Offense: John 1: Revelation is the final pillar or faith that Christians have. We believe in a God who wants to be known and has revealed Himself most fully in Jesus Christ.

    We exercise faith everyday, and I think it’s reasonable to have faith in the supernatural.

    II. Creation and Design: Creation by an Intelligent Designer is more intellectually plausible than by random chance.

    How did everything start? What is the origin of the Universe? There are two basic answers to this question. Either a) the universe is self-created or b) it was created by something else. The question is, which view do you have faith in? It is not a matter of science versus faith, but faith versus faith.

    Naturalism assumes that the origins of everything began through time and chance. Very simple equation: Impersonal force (call it what you will - energy, matter, atoms, space) + time + chance = creation. Given enough time, anything can happen.

    What’s the probability and likelihood of this creation coming about through this equation?
    To quickly do this, let’s set aside most of creation - the trees and mountains and sunsets.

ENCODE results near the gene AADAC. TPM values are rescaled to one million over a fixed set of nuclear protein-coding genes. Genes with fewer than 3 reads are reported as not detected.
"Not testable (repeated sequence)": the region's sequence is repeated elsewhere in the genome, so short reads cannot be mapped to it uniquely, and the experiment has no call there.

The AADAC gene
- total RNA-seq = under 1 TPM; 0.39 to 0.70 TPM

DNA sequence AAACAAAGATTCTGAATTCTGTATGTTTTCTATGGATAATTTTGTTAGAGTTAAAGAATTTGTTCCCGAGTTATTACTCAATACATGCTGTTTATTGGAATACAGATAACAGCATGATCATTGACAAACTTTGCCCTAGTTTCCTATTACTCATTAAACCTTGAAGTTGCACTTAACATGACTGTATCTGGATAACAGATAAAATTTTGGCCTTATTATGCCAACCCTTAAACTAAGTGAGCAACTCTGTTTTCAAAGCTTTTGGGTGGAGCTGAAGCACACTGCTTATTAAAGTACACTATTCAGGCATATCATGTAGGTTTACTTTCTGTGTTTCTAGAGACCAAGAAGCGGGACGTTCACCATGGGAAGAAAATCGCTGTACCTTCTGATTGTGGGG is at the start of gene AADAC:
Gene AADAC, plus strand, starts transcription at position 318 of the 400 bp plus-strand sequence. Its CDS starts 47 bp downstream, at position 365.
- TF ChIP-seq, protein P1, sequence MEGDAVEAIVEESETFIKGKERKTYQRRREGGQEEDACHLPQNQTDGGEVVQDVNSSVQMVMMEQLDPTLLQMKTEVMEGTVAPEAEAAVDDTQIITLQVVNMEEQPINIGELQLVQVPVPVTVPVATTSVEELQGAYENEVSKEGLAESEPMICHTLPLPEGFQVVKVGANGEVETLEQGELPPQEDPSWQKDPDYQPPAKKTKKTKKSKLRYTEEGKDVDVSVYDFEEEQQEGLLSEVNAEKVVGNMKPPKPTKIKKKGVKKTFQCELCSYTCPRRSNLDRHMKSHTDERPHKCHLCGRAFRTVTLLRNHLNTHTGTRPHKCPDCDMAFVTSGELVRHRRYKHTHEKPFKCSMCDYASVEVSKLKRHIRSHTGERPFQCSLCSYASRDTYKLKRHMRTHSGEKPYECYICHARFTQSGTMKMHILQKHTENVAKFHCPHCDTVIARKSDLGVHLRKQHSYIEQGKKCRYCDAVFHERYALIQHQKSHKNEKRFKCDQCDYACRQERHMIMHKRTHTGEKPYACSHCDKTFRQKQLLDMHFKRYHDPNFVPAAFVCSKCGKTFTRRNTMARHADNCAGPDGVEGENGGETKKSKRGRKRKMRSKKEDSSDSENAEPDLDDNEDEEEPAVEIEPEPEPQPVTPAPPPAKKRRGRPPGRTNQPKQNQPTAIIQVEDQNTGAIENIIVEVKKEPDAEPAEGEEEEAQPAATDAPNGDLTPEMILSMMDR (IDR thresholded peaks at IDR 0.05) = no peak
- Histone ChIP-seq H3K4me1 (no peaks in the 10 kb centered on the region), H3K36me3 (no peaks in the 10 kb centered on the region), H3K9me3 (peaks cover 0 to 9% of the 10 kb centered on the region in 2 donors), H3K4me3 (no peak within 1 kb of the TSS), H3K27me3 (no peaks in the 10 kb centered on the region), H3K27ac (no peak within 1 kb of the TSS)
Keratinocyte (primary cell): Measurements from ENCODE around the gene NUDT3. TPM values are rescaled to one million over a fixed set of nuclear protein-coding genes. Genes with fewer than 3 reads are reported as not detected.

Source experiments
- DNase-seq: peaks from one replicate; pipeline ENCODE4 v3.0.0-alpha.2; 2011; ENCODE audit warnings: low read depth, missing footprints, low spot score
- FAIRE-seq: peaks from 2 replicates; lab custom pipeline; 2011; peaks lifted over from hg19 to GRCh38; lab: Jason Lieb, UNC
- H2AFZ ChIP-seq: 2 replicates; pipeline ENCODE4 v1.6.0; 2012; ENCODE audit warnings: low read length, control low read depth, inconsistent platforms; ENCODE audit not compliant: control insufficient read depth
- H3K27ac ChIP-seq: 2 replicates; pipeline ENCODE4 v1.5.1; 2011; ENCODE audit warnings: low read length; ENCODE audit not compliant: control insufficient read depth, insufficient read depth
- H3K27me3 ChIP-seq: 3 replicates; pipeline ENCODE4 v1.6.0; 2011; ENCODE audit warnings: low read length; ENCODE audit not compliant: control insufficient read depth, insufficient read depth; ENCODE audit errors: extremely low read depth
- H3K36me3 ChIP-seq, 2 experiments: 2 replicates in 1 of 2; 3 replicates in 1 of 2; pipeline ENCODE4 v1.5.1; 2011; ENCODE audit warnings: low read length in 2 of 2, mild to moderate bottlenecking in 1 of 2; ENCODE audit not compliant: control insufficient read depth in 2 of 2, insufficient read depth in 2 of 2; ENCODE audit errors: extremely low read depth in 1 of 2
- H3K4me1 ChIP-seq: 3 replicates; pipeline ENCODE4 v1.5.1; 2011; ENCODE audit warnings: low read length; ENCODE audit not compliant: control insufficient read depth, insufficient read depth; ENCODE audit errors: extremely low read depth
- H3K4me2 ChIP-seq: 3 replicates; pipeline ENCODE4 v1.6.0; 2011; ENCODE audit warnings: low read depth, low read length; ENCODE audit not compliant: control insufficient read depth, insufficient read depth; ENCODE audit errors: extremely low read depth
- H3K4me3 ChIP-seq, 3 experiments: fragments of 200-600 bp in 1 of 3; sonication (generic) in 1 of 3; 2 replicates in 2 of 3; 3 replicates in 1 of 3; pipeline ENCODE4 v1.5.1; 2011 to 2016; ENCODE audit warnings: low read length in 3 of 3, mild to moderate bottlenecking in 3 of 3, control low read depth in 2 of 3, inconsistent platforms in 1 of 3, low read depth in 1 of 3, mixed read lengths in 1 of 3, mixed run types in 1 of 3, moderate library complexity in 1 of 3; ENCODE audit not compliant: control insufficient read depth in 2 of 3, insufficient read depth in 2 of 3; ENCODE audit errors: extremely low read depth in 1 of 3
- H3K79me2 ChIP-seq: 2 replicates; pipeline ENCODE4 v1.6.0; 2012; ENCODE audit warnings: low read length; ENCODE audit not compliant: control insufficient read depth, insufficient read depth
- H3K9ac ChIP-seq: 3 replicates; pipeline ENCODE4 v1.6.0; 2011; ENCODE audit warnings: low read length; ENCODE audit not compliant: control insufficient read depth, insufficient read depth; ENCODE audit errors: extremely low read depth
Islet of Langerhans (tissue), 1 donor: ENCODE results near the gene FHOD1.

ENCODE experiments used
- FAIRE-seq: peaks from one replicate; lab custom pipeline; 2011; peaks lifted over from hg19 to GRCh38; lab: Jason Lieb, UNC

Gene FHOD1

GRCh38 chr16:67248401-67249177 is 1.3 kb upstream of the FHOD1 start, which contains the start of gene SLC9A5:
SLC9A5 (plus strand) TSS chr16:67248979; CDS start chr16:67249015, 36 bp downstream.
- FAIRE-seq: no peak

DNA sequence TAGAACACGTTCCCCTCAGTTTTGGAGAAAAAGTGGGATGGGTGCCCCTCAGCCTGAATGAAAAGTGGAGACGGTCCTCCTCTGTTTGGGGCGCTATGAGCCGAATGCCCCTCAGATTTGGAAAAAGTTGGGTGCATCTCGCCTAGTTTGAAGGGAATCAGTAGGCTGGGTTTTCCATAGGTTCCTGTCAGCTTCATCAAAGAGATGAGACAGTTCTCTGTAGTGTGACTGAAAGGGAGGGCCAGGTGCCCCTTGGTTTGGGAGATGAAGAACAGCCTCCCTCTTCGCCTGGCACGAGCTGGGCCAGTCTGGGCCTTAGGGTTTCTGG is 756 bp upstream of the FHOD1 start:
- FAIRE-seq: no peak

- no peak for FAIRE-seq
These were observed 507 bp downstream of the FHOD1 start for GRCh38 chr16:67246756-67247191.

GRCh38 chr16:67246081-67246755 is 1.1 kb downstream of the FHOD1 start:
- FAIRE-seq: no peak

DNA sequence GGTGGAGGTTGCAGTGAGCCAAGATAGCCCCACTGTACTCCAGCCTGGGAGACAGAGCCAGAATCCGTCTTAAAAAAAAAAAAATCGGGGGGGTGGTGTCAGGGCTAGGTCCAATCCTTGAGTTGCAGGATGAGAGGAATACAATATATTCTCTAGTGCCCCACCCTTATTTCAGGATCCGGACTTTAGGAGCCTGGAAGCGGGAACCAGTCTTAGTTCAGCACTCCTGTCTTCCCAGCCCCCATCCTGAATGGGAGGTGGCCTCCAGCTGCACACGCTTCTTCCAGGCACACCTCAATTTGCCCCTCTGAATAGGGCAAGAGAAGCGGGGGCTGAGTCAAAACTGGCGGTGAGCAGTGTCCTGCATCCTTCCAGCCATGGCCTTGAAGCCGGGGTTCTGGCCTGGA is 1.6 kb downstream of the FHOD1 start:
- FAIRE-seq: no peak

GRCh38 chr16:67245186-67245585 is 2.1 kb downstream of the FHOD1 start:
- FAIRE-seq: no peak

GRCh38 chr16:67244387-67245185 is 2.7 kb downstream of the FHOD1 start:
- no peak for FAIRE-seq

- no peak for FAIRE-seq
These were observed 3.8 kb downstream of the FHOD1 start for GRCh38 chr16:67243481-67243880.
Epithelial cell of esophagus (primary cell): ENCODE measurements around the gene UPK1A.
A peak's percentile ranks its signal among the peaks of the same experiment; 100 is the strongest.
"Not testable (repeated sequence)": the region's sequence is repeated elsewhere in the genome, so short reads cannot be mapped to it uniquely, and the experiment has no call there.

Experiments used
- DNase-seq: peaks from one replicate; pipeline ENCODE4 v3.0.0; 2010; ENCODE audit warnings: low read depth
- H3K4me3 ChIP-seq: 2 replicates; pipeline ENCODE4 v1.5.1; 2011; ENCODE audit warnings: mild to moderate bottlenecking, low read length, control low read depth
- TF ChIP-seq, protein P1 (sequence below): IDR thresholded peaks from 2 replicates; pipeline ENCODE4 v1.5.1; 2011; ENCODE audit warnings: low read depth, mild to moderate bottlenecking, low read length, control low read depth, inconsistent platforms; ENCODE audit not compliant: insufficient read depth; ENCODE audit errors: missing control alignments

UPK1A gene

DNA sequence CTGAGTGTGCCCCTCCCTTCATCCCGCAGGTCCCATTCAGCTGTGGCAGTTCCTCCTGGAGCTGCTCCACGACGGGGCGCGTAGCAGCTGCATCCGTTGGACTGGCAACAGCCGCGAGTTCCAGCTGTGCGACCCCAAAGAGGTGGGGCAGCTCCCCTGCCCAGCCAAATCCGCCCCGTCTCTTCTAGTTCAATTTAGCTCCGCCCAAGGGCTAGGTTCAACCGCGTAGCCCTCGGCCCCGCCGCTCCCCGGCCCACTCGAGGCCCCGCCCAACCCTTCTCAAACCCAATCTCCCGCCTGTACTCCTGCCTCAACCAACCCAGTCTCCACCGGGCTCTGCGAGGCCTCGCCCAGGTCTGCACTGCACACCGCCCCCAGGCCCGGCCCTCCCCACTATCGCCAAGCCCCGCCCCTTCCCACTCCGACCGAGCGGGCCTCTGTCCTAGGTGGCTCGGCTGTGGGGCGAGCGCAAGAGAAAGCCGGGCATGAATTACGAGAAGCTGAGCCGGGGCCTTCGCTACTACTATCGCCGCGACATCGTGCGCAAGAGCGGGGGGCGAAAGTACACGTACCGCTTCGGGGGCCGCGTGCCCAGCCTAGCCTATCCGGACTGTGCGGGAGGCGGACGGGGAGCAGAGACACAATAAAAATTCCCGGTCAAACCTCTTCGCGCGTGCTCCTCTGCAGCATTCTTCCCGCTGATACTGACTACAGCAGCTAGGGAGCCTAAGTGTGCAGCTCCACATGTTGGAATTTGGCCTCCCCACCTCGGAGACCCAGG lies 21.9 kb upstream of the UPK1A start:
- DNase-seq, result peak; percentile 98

Let’s just look at the most basic building block of life: A Single strand of DNA containing 200 molecules must be in a precise order – the probability of a strand of DNA forming through mutations in the primordial soup is extremely low.

    What are the odds? Well, I'll tell you because I did the math. Actually – I tried to do the math but excel wouldn't produce a high enough number: It turns out the odds are very low that a single DNA was produced this way and very low odds that even if lightning struck the primordial soup and through molecules in the air every second.

    And that's just the simplest strand. Then you have the Cell Nucleus/ Substance/ Membrane – then you need eyes, ears, nose, different species of animals, plants, this whole world and universe around us - oh, by the way you needed an environment in the first place.